The Oakland A’s acquired pitcher Aaron Brooks from the Brewers on Monday, the team announced. In exchange they sent cash considerations to Milwaukee. To make room on the 40-man roster, reliever Danny Coulombe was designated for assignment.
This is the second time that Brooks has joined the A’s organization. He was previously acquired in 2015 from the Royals, alongside Sean Manaea in the trade that sent Ben Zobrist to Kansas City. He threw 51 innings for Oakland to finish out that summer, but hasn’t appeared in MLB since.
Brooks, 2015 OAK: 6.71 ERA, 51 ip, 35 Ks, 14 BB, 9 HR, 5.11 FIP
After that season the A’s shipped Brooks to the Cubs for Chris Coghlan. After leaving Oakland, Brooks spent 2016 with the Cubs Triple-A team but missed most of the year to a hip injury. He stayed in Triple-A in 2017, split between the Cubs and Brewers systems, and posted a 6.12 ERA in 26 starts.
Most recently, now at age 28, the right-hander has been pitching for the Brewers Triple-A club in Colorado Springs. That particular team is famous for playing at an even higher altitude than Coors Field in Denver, making it a hitter’s paradise; many members of Oakland’s Nashville affiliate have endured nightmarish games at that stadium this summer. Brooks, though, has held his own.
Brooks, 2018 AAA: 3.35 ERA, 99⅓ ip, 74 Ks, 28 BB, 8 HR, 4.14 FIP
Here’s a more specific look at his home/road splits. He’s survived in the daunting environment of Colorado Springs, and downright thrived everywhere else:
Brooks, 2018 home: 4.20 ERA, 64⅓ ip, 46 Ks, 18 BB, 5 HR
Brooks, 2018 road: 1.80 ERA, 35 ip, 28 Ks, 10 BB, 3 HR
Since the A’s are acquiring Brooks in September, he won’t be eligible to play in the postseason if they are able to hang on and make it there.
In terms of his arsenal, Brooks Baseball (unrelated) reported the following for his MLB stint in 2015: four-seam, change, slider, sinker, with the fastball averaging 92 mph and topping out at 96. However, keep in mind that was three years ago and things may have changed. Their most recent data is from spring of 2017, at which point he had begun favoring the sinker (topping out 95 mph), but we shouldn’t take that exhibition action as gospel.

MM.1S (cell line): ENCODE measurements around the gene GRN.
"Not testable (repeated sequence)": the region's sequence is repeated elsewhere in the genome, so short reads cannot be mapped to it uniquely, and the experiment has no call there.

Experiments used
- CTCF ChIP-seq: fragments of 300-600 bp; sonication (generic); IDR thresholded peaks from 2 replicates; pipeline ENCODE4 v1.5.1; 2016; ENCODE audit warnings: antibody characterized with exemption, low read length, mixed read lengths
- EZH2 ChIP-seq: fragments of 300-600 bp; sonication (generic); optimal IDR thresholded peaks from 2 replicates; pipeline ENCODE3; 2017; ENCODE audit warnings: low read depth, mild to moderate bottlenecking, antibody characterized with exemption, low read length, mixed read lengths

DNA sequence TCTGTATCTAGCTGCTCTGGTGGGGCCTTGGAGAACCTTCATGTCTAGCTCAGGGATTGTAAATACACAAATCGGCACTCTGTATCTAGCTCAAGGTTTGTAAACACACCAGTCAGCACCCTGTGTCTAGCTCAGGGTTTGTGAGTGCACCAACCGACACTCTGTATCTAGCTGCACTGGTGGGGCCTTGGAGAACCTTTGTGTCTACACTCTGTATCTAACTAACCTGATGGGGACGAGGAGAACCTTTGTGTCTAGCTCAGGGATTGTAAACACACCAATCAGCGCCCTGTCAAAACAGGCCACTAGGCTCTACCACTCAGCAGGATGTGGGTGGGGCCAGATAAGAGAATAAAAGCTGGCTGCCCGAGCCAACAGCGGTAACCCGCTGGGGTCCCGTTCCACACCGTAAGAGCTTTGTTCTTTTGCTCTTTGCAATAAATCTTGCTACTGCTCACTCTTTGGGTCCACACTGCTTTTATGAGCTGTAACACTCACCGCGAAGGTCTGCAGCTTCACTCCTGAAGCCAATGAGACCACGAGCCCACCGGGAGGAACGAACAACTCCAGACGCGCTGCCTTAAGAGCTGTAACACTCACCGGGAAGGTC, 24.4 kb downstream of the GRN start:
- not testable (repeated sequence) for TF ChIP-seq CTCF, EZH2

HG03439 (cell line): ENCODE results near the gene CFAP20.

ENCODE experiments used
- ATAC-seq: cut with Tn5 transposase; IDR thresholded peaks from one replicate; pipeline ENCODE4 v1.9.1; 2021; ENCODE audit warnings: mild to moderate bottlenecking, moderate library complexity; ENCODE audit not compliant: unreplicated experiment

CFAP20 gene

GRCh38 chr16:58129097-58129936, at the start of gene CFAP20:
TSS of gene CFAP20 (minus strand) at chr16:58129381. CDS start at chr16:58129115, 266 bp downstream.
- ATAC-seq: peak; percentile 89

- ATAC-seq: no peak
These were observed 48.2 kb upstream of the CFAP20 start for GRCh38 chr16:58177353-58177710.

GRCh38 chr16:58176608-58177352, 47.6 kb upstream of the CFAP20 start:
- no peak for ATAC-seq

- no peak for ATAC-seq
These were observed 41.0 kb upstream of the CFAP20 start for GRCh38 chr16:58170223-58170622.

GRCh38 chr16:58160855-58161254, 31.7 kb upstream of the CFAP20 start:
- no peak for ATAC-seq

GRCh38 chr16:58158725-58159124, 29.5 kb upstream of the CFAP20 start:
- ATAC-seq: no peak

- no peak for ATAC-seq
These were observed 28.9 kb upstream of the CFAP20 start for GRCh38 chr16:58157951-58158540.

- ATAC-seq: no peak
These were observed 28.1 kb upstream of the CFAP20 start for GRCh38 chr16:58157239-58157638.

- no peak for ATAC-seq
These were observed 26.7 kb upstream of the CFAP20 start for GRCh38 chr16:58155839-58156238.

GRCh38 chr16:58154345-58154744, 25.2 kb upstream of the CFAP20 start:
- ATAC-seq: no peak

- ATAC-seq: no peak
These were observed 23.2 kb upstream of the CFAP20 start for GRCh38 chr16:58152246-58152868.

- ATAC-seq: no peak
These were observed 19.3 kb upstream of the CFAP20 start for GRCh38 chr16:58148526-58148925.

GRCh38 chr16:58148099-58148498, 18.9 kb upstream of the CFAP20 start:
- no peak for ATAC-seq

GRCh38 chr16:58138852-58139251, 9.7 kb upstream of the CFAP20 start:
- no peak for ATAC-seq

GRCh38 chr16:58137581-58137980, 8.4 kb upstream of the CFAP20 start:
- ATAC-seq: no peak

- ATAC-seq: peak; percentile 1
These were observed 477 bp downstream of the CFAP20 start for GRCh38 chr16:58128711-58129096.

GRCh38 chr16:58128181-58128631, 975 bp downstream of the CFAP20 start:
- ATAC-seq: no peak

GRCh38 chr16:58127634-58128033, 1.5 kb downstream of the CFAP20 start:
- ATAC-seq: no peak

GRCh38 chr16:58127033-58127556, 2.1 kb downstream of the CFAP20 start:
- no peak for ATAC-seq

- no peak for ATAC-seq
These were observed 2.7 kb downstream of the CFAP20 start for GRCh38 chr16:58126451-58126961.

To make room on the roster, Coulombe was DFA’d. The left-hander has been in the organization for four seasons but has fallen out of favor this summer. He had his moments but was unable to find any consistency in the bigs, winding up with a 4.56 ERA and 5.10 FIP and toiling in Nashville for long stretches. He returned to Oakland on Saturday with the first wave of September call-ups.
Most recently Coulombe was brought in during the 2nd inning on Sunday, in relief of the “opener” Liam Hendriks, with the goal of retiring a lefty hitter to escape a jam. Instead he served up a two-run double in a game the A’s eventually lost by one.
We’ll find out over the next several days whether the southpaw stays in the organization or not. If he were to stick around for 2019 then he’d be out of minor league options.
I don’t really get it. Brooks was never a big prospect and he’d been terrible in the minors until this summer, when he was decent while being old for the league. The one thing I could see him offering is bulk innings, as the A’s rotation struggles to put together long appearances and the bullpen takes a leading role.
Whatever, though. He cost nothing and Coulombe didn’t seem to have much of a present or future here. There’s no real risk in this move, so anything good that comes out of it is a pure bonus.
When the A’s sent Zobrist to Kansas City, he helped the Royals win the World Series that fall. When they traded Brooks for Coghlan, the latter turned out to be a complete flop for Oakland in 2016. Coghlan returned to the Cubs later that same year in another trade and ended up winning the World Series with them.
That means Brooks was acquired by the A’s for a player who went on to win a 2015 ring, and then flipped for a player who went on to win a 2016 ring. The Brewers should put those cash considerations on some lotto tickets because they’re bound to win something.